Back then, swordfish swam in close and were harpooned in waters just south of the Vineyard. "It was a day trip. We'd go just south of Noman's Land. If you got a fish it was a big deal," he says.

He built a 12-foot plywood skiff when he was 14, and it served him through high school.

There's a consistency to Chris Murphy's life. The word "fish" is on every line of his resume.

"I don't think I ever said to myself, I want to be a fisherman.' It just happened," he says. When he was 18 or 19, he worked for the Woods Hole Oceanographic Institution on a research vessel that sailed to the Caribbean.

He spent two years in the Peace Corps in India working with shrimp fishermen. For another two years, he was at the University of Rhode Island School of Fisheries.

Back on the terra firma of Martha's Vineyard, Mr. Murphy married Barbara Theresa Thomas on Sept. 6, 1969, an Islander with roots in Oak Bluffs. Mrs. Murphy later became a celebrated Spanish teacher at the Vineyard regional high school.

In the first years of their marriage, Captain Murphy fished out of Point Judith, R.I., on a variety of different boats. He fished on old wooden eastern rig fishing boats and saw the transition to western rig steel hull boats.

"Somewhere in there, I had a 38-foot Novi boat called John and Kay. I went lobstering in her from Block island to Noman's Land," he says.

He also went offshore lobstering for five or six years in larger vessels. In 1974, Mr. Murphy and his family moved back to the Vineyard.

Mr. Murphy may be one of the last Island fishermen to operate a fish weir, a stationery fish net set with barrels and anchors.


"I set it up outside of Menemsha and had a great deal of fun. It took two years before I went completely broke. The only reason I didn't go bankrupt was I didn't know how," he says, adding:

"I went back to fishing in the pond." He fished for perch. He fished for herring in the spring, steamers in the summer, eels in the fall and oysters in the winter. "For ten years I was the only fisherman oystering in Tisbury Great Pond," he says.

"I may be one of the last commercial eel fishermen," he says.

When Mr. Murphy's daughter Hope visited from college, she'd go out harvesting shellfish with her father.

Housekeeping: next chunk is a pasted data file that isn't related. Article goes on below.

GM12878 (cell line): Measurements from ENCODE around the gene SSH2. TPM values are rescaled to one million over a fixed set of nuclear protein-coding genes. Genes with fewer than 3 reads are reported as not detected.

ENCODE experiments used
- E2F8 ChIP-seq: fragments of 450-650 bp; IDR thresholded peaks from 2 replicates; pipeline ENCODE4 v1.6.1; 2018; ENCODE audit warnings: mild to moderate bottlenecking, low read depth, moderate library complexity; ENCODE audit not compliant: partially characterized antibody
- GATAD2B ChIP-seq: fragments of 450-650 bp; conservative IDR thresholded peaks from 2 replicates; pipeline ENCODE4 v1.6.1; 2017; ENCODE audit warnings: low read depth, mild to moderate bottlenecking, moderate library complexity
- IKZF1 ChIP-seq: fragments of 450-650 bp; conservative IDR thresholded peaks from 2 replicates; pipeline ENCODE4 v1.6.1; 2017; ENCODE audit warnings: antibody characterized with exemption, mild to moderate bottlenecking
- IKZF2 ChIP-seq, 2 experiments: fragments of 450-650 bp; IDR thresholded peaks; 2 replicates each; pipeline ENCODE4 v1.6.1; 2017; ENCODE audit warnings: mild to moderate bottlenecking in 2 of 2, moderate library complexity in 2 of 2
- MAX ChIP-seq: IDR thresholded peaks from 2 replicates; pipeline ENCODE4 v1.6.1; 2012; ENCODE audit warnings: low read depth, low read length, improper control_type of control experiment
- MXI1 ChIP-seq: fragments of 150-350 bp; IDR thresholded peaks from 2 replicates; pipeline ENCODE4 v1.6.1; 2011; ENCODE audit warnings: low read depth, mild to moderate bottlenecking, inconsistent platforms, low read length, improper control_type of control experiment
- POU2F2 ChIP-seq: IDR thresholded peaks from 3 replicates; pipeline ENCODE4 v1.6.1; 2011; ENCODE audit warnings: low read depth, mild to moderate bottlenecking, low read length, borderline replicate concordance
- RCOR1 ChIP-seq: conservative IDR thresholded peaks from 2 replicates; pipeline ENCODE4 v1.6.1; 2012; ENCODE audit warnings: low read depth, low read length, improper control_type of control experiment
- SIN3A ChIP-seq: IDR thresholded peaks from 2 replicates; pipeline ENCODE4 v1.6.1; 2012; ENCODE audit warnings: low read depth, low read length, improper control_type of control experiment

He remembers years ago driving with Don Ives to the Fulton Fish Market in New York city hauling 7,000 pounds of live eels with them. They drove all night to get to the market by 2 a.m.

"Don and I started clambakes 25 years ago as a way to sell what we caught in the Great Pond," he says. He has since turned the successful business over to his daughter, Mary Boyd.

"On occasion she lets me work for her," he smiles.

While there were other boats, Theresa M. has been the most reliable in the quickly changing world of commercial fishing.

The Provincial fiberglass boat is rigged for dragging and lobstering or pot fishing. In the last ten years, Mr. Murphy says he has had the job of fishing for squid in the spring, fluke in the summer and filling in the edges of his day pursuing lobster and conch.

"I feel I got this boat at the right time. It is great for one man and a dog named Sol. Sometimes my wife has come along and helped," he says.

There is a lot more value to this boat than metal, plastic, fiberglass and memories.

"Fishing is a great way to live. I fished to make a living, to create a life I enjoy. The downside," he says candidly, "is sometimes you make really good money and sometimes you make none at all."

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Story Source: Martha's Vineyard Gazette

This story has been posted in the following forums: : Headlines; COS - India; Fishing